Howard v. Arkansas - Case Background
Howard v. Child Welfare Agency Review Board Case Background
In Howard v. Arkansas, the Lesbian and Gay Rights Project at the American Civil Liberties Union represents three prospective foster parents in challenging a law that bars gay people and people in households with gay family members from foster parenting.
After Arkansas's Child Welfare Agency Review Board established a policy in 1999 that "no person may serve as a foster parent if any adult member of that person's household is a homosexual," the ACLU filed a lawsuit in state court challenging the policy on behalf of a several Arkansans who are willing to serve as foster parents but are barred from doing so by the regulation.
In the lawsuit, which was filed in April 1999, the ACLU charges that the policy violates the right to equal protection under the federal and state constitutions. A trial in the case began on March 23, 2004 but was suspended after the state's expert witness was killed in an automobile accident. The case is scheduled to resume on October 5, 2004.
Throughout the case, the state has relied on a number of harmful stereotypes and myths about gay people to support the ban on foster parenting. When the trial resumes, the state is planning to call Dr. George Rekers, one of the founders of the Family Research Council who has published a number of books expressing his religious beliefs condemning homosexuality. A quote from one of his books, Growing Up Straight, provides insight into how his religious beliefs influence his professional opinions: "The clear teaching of Scripture, uncontradicted by psychological research, is that homosexual actions are sinful." Unsurprisingly, Dr. Rekers practices "conversion therapy" that attempts to "cure" gay people.
Rekers is expected to argue, among other things, that the ban should stand because gay people are incapable of being good parents, that children need a mother and a father to develop healthily, that gay people are unable to develop stable relationships and that gay people are more likely to be sick with HIV/AIDS and therefore unable to parent.
The ACLU will have an opportunity to expose these myths and stereotypes for exactly what they are. The ACLU's chief expert will be Dr. Michael Lamb, until recently the head of the Section on Social and Emotional Development at the National Institute of Child Health and Human Development and now a professor of psychology at Cambridge University in England. He will refute Rekers's biased opinions and testify that gay people are just as capable of being good parents as heterosexuals and their children suffer no harmful effects.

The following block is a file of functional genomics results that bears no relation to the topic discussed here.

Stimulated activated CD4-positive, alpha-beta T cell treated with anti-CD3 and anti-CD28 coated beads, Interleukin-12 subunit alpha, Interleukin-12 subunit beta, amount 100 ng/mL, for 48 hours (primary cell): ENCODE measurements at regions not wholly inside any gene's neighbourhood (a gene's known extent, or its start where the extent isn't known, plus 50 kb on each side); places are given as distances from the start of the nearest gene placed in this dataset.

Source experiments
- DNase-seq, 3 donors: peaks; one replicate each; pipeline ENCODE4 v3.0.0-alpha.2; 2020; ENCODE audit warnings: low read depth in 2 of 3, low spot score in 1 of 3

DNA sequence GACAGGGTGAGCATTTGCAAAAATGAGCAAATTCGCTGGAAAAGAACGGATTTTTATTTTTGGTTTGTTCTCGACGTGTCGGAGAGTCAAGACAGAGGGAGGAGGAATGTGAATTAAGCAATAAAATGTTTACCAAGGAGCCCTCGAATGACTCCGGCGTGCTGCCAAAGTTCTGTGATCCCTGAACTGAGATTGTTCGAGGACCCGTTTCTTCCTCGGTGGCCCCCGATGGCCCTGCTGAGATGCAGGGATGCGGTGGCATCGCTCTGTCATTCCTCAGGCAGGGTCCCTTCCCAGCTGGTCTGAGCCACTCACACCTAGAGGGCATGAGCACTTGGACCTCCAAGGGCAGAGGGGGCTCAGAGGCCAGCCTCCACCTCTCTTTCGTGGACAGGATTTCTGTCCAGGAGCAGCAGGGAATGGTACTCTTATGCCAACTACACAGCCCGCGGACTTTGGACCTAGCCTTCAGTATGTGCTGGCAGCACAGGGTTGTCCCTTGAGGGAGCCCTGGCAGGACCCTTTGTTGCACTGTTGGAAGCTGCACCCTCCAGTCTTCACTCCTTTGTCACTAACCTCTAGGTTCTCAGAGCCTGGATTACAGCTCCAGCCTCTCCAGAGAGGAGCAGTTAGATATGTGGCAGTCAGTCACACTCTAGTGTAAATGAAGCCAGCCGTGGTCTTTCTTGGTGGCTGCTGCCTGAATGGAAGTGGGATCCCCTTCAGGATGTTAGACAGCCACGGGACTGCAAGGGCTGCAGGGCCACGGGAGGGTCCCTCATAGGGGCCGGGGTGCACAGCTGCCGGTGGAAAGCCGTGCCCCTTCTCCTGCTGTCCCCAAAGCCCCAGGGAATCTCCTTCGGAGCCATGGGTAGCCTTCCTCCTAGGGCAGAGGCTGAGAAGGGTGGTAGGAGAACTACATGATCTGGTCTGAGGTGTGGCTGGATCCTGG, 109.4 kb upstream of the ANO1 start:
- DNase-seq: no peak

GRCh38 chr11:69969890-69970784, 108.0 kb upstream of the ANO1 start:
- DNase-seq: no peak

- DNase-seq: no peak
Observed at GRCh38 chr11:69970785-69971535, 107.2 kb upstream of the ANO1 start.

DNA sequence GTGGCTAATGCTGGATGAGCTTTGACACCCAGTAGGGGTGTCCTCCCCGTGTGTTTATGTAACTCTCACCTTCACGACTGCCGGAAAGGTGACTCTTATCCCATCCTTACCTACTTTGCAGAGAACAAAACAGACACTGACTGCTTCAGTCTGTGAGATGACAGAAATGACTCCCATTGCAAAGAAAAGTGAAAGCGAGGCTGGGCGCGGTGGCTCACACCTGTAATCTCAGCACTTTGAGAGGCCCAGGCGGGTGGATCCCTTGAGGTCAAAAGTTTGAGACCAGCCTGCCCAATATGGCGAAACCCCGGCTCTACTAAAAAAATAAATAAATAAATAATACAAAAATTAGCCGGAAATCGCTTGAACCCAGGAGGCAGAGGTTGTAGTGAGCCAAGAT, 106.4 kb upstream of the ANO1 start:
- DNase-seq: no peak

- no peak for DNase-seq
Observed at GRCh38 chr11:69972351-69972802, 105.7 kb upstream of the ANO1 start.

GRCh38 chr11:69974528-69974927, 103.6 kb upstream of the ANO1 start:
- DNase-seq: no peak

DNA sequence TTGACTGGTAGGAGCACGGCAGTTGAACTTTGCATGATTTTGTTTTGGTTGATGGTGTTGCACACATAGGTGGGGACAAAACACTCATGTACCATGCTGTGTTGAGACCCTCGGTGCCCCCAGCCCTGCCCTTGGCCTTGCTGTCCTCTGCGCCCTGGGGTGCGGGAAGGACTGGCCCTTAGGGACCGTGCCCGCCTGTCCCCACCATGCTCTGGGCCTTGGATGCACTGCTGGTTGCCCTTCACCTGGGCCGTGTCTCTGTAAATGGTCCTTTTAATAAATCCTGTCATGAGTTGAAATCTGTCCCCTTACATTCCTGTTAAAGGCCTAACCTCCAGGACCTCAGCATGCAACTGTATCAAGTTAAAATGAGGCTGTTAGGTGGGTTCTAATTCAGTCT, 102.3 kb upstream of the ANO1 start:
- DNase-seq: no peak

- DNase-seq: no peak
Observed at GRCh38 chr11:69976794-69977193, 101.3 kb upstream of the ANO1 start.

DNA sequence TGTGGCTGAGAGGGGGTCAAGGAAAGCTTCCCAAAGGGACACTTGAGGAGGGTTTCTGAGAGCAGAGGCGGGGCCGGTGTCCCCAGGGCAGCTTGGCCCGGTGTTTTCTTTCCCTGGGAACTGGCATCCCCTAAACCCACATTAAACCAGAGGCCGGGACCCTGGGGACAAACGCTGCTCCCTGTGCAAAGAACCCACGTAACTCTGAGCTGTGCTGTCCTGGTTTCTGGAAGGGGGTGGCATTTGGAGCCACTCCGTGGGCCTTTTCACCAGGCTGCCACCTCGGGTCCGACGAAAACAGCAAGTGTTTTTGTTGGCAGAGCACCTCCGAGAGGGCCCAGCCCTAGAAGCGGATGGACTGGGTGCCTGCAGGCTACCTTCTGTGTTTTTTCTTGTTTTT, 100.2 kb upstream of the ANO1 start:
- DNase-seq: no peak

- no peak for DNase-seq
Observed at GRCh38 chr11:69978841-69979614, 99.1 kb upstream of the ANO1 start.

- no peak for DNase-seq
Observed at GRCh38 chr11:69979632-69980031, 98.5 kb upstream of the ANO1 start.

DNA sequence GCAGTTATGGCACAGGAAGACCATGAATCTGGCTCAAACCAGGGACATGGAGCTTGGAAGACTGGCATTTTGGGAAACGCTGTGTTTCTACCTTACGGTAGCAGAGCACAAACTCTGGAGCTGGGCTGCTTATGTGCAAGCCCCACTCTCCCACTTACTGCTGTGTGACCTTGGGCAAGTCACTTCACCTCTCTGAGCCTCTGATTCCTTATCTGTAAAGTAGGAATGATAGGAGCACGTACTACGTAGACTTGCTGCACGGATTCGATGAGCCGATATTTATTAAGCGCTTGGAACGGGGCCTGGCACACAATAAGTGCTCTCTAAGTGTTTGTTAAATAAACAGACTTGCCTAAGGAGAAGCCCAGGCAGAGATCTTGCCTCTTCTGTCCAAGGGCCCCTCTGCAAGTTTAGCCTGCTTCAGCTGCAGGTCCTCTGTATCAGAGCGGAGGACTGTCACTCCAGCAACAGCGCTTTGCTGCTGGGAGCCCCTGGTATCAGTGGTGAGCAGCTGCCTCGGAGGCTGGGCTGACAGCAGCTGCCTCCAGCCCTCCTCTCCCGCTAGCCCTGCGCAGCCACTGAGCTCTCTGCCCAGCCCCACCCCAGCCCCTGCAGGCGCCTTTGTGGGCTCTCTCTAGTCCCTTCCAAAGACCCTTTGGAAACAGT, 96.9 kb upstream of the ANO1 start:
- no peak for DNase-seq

Dr. Lamb's testimony about parenting by gay people will be based on half a century of research on children's adjustment by respected psychologists, including research conducted over the past twenty years that specifically looks at gay parents and their children.
Lamb will address distortions of the research often put out by anti-gay advocacy organizations. For additional information about the studies on gay parents and their children, see the parenting section of the Get Equal toolkit, or the ACLU book, Too High A Price.
In its lawsuit the ACLU represents three Arkansans who are challenging the ban:
- William Wagner of Waldron, who works in an optical laboratory, has been married for 31 years and has a 27-year-old daughter and a 23-year-old son. Although Wagner is a married heterosexual, he is disqualified from serving as a foster parent because his gay son sometimes lives at home. Wagner and his wife hope to serve as foster parents because they already provide emergency shelter to gay teens who have been physically abused and kicked out of their homes for being lesbian or gay and would like to be available to take care of teens in the foster care system.
- Matthew Lee Howard of Little Rock. Howard, a teacher, and his partner Craig Stoopes, a librarian, have been in a committed relationship for 19 years, are raising two children, and hope to serve as foster parents.
- Anne Shelley of Fayetteville. Shelley, a community organizer for various non-profit organizations, is a lesbian and would like to serve as a foster parent.
The trial will take place at the Pulaski County Court House in Little Rock.
Leslie Cooper and James Esseks of the ACLU's LGBT Rights Project, Grif Stockley of the ACLU of Arkansas, and cooperating attorneys David Ivers and Emily Sneddon represent the plaintiffs.